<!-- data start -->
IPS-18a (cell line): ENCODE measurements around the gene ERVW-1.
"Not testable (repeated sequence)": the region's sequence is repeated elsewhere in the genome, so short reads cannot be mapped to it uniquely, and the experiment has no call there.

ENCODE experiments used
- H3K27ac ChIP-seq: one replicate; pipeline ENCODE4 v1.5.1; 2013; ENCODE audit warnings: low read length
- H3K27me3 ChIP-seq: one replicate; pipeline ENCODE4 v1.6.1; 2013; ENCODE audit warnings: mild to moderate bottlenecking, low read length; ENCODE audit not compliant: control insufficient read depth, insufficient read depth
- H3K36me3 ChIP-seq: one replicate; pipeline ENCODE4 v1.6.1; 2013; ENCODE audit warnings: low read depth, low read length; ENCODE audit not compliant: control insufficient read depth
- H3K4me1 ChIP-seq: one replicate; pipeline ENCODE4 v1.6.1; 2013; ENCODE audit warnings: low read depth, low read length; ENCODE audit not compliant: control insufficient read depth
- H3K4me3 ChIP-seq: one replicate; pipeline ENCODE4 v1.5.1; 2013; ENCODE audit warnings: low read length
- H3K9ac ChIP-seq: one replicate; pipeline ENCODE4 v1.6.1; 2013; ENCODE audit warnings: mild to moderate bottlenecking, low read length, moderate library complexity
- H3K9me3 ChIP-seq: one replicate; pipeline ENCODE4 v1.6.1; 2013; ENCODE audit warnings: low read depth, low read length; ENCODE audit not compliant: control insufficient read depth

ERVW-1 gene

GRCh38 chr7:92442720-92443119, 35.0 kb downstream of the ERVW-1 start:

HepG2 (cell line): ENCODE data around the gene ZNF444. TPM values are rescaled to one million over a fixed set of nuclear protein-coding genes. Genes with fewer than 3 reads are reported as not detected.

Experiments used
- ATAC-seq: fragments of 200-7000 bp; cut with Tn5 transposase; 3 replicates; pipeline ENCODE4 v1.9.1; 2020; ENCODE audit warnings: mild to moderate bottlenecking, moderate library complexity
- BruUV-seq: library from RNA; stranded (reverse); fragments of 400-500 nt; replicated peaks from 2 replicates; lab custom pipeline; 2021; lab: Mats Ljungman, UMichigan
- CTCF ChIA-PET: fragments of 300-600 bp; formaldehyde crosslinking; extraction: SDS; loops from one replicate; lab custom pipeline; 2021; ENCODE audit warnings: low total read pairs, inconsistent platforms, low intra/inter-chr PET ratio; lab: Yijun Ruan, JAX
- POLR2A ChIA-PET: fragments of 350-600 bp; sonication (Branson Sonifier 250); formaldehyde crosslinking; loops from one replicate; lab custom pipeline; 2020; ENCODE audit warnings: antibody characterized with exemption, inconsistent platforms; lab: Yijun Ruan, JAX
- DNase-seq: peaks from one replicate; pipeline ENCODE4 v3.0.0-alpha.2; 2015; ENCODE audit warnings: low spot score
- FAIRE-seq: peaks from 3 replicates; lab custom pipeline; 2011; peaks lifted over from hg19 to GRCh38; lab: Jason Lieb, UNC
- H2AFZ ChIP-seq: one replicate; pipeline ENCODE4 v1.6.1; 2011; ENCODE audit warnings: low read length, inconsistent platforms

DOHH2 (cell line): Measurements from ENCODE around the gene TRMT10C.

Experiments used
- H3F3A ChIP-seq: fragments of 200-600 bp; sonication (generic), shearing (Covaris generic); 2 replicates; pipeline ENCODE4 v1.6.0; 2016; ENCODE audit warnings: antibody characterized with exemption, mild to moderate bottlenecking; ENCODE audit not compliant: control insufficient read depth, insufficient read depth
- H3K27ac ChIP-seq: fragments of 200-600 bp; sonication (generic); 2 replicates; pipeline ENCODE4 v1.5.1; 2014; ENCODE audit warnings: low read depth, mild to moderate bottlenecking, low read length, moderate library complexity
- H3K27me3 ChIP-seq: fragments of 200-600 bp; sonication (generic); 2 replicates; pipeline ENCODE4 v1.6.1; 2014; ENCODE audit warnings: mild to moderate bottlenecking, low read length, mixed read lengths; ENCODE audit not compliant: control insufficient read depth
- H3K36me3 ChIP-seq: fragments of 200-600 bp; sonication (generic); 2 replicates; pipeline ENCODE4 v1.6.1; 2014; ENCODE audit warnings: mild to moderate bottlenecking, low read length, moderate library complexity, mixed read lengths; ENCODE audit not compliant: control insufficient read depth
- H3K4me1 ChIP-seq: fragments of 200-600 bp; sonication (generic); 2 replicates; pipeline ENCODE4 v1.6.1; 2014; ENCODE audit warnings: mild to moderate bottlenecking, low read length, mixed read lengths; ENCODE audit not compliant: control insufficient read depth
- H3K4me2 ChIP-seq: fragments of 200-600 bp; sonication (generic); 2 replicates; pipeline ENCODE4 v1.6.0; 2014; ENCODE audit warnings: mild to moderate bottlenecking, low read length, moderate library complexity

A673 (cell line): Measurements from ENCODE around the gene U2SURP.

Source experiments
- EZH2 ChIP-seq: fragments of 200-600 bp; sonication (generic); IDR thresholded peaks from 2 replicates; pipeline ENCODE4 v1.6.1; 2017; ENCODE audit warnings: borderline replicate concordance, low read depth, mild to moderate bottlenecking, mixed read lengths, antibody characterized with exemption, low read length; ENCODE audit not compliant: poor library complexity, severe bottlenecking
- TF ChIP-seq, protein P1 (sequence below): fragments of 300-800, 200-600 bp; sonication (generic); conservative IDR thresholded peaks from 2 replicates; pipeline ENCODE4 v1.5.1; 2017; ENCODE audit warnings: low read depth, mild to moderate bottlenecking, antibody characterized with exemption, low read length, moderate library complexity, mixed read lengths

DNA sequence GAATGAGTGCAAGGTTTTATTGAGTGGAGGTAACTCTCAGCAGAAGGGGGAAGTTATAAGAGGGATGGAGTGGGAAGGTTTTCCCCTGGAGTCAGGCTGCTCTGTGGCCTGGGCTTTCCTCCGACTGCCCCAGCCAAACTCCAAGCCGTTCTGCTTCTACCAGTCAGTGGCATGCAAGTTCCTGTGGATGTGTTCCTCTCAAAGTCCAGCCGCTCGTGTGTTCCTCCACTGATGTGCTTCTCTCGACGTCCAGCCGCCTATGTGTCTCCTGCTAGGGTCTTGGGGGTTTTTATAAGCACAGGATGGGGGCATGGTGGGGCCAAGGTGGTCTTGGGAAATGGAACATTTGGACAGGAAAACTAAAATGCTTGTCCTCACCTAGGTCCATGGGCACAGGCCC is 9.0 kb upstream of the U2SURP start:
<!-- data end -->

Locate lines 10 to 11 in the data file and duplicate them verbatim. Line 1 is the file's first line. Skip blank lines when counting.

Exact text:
- H3K9me3 ChIP-seq: one replicate; pipeline ENCODE4 v1.6.1; 2013; ENCODE audit warnings: low read depth, low read length; ENCODE audit not compliant: control insufficient read depth

ERVW-1 gene